With an almost two-year old, I spend much of my time chasing my  toddler up and down the bleachers and out into the hallway. Out in the hallway, some of the students were talking. They all stopped to play with my toddler, who ate up the attention. One of the players from the other team saw me coming in and out of the gym, trying to catch a glimpse of the game but make sure the toddler was safe. He told me not to worry, he would watch my toddler so that I could see more of the game. As he said this, the four other students made the same offer. These kids could have easily been bothered by this little brother running around where they were talking. Instead, they were quick to offer to help.

When someone is sick or hurt or in need, the whole school quickly steps up to help in whatever way is needed, praying, bringing meals, offering rides, anything. It is just one way we can open our arms to serve others, bringing God’s Grace to everyone around us. The faith-based education allows our children to pray in school, go to church and participate in the sacraments with their peers.

When we started out, we were looking for a sound academic foundation for our son in full-day kindergarten. We have not been disappointed with that. Our son is currently taking classes two years ahead of his grade level, an opportunity that may not have been available to him in a different school. What we have found in addition is that our children are also receiving a strong expansion of their understanding of our beautiful faith through the integration of faith into each of their subjects. We teach and try to model the faith at home and love that these ideals are being fortified through their learning at school.

Faith, Academics, Life Lessons, and Compassion are the reason Catholic school education has remained the best decision our family has made.

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Cristina Domestic Church Homeschool Ink Slingers Raising Saints

{Catholic} Homeschooling: Our Journey Beyond Academics

Education, for as long as I can remember, had been presented to me as a gradual progression of levels to be completed in a very particular amount of time. In my mind, it took the form of milestones to be achieved as quickly as possible so that one could just be done.  As I get older and my children progress in their own educations, I have come to the realization that education is a journey, not a race, and we owe it to our children to walk leisurely and take in all it has to offer.  Homeschooling affords us the luxuries of slowing down and never having to catch up, just continuing, at our own pace. We can stop along the journey and look inside the different windows of academics. If we like what we see, we actually have the time to go in and take a closer look.  What a priceless gift!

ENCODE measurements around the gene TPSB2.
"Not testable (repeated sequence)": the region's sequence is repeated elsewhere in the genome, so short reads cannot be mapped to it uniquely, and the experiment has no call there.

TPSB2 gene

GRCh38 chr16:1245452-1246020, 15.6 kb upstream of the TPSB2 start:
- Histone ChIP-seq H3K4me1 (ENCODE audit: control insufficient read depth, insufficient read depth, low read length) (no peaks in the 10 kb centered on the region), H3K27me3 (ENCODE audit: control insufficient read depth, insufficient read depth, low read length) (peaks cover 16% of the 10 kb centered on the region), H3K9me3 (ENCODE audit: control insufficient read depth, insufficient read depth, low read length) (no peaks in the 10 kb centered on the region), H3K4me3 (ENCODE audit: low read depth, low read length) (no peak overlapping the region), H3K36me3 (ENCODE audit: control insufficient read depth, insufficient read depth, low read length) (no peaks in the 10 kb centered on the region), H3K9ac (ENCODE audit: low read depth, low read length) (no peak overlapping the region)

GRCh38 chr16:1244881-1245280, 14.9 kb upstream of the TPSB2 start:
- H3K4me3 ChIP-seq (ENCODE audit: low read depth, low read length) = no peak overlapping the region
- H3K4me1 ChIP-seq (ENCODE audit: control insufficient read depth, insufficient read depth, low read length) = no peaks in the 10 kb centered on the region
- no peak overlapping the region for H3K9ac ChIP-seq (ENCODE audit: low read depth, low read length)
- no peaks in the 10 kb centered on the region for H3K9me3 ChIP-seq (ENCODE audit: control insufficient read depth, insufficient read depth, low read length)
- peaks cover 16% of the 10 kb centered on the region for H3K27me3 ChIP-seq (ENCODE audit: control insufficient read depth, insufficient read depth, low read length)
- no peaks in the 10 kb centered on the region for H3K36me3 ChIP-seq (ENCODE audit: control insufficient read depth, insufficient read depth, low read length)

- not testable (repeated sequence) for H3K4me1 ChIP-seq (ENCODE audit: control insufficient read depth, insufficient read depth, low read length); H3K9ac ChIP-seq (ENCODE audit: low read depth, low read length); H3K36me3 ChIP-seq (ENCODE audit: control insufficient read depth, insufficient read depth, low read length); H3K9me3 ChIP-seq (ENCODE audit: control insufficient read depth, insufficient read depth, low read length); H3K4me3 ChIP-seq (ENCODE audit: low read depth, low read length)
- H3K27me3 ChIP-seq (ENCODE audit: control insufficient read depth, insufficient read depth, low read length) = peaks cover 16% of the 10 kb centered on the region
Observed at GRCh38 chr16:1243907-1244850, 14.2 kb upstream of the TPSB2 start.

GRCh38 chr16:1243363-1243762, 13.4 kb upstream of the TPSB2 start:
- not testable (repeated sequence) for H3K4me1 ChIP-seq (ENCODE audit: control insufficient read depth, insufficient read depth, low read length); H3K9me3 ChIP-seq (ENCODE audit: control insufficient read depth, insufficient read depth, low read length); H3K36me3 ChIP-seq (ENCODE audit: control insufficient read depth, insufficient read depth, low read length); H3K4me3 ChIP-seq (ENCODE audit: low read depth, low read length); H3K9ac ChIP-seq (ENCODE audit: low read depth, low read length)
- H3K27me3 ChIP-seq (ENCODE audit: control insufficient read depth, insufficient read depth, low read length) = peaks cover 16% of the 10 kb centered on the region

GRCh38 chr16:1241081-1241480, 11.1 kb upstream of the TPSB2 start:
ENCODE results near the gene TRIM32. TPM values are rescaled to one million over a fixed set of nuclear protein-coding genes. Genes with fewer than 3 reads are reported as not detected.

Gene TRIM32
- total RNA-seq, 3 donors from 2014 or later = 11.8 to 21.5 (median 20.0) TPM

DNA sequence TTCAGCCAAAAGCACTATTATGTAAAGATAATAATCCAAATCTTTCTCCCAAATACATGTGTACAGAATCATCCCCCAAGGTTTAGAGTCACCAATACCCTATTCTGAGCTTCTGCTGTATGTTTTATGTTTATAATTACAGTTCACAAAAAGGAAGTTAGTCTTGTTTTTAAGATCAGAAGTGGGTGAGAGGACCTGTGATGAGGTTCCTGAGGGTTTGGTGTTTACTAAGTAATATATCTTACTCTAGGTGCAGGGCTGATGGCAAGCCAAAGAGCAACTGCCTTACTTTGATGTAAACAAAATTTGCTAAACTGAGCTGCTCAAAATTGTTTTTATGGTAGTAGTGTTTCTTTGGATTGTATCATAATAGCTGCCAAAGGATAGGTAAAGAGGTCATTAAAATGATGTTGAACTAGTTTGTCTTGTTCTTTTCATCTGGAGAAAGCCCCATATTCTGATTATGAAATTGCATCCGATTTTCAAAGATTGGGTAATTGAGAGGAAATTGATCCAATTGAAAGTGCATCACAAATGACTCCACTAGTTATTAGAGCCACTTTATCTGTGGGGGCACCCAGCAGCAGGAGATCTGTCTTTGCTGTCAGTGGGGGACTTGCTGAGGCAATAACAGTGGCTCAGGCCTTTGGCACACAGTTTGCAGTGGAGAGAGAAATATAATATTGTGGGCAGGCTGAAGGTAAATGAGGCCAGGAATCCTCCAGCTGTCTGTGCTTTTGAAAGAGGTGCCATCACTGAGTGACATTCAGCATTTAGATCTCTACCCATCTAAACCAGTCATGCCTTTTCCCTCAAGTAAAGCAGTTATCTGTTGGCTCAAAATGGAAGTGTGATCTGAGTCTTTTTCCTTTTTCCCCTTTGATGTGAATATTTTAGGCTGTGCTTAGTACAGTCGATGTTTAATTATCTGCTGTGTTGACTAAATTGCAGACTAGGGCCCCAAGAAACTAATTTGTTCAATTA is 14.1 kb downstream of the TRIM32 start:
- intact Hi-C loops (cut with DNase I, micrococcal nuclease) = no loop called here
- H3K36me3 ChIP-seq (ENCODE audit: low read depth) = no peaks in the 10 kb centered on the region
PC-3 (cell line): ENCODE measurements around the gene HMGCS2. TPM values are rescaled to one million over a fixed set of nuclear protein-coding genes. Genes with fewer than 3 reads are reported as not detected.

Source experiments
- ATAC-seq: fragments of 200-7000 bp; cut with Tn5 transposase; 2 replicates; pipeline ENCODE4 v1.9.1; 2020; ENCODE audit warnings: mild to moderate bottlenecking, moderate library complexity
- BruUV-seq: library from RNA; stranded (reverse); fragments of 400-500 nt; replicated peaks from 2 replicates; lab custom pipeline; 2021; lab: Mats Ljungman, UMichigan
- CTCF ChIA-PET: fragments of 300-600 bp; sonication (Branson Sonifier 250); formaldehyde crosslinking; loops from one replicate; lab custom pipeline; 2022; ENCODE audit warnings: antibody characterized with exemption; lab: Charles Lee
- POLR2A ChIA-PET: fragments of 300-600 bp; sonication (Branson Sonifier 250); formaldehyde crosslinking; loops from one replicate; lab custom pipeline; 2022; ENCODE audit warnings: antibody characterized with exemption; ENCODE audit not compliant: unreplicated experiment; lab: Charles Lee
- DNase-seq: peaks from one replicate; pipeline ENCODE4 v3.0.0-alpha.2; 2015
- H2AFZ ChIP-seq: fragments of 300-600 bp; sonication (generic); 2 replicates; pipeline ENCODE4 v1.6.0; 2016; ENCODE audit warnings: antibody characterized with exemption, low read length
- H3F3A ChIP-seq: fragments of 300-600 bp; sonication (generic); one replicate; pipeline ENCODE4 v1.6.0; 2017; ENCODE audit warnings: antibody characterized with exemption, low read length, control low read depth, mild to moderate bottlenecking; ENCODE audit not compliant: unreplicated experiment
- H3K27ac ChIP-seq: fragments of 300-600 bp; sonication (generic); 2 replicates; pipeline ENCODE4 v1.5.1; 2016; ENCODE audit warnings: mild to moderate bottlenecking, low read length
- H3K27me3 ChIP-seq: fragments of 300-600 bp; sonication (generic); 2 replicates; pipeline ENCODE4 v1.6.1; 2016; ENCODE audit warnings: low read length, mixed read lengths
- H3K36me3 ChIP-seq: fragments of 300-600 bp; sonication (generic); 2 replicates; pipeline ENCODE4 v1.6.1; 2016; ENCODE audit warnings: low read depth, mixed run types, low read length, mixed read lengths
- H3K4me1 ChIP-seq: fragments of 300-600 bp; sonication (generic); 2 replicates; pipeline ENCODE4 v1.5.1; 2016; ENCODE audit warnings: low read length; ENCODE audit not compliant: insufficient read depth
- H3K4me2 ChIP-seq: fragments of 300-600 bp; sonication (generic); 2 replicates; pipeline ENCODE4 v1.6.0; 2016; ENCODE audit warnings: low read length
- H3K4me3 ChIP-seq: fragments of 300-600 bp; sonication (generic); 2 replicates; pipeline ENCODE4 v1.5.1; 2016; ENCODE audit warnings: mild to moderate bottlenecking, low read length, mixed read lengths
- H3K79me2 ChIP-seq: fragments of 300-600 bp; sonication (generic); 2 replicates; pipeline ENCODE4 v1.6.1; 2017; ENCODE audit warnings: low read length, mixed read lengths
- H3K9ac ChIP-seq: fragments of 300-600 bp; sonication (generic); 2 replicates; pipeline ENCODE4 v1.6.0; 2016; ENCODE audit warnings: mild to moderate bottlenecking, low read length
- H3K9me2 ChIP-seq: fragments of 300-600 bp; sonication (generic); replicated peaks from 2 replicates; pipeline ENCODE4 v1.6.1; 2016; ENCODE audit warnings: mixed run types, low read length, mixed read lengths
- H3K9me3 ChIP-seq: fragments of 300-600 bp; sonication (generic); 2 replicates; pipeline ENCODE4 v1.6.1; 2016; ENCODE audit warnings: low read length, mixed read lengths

Having homeschooled for about seven years now, I have discovered that this lifestyle we have chosen is not merely about academics at home. It is about life  and character formation. The opportunity to use academics as a vehicle to teach virtues and shape their character presents itself not just daily, but almost hourly. Yes, our children need to learn math and science and social studies. They must be able to read and write proficiently. They must be exposed to wonderful and challenging and engaging works of literature and eventually be able to have an eloquent and pertinent discussion about them.  But why? Because, even if we are not of this world, we are in this world. It is our responsibility, our duty, as parents, to give them the tools they will need to thrive in this world. But it does not end there. Why do we homeschool? We do it because we can teach our children diligence and perseverance through math. It is a beautiful thing to be able to use science to generate an even greater sense of awe and wonder at God’s magnificent creation. Using history to teach them the difference between knowledge and wisdom, between sympathy and compassion, between hind sight and learning from other’s actions, is nothing short of amazing. Something as simple and tedious as handwriting or copy work is a perfect vehicle to bring glory to God because it requires patience and careful attention to detail, even temperance.  We have the opportunity to build such a solid foundation of character in our children, that their virtue will permeate everything they do as they grow up. So it is not just about the academics at home, it is about the development of the qualities each subject allows our children to put to practice and having the time to foster and nurture that development.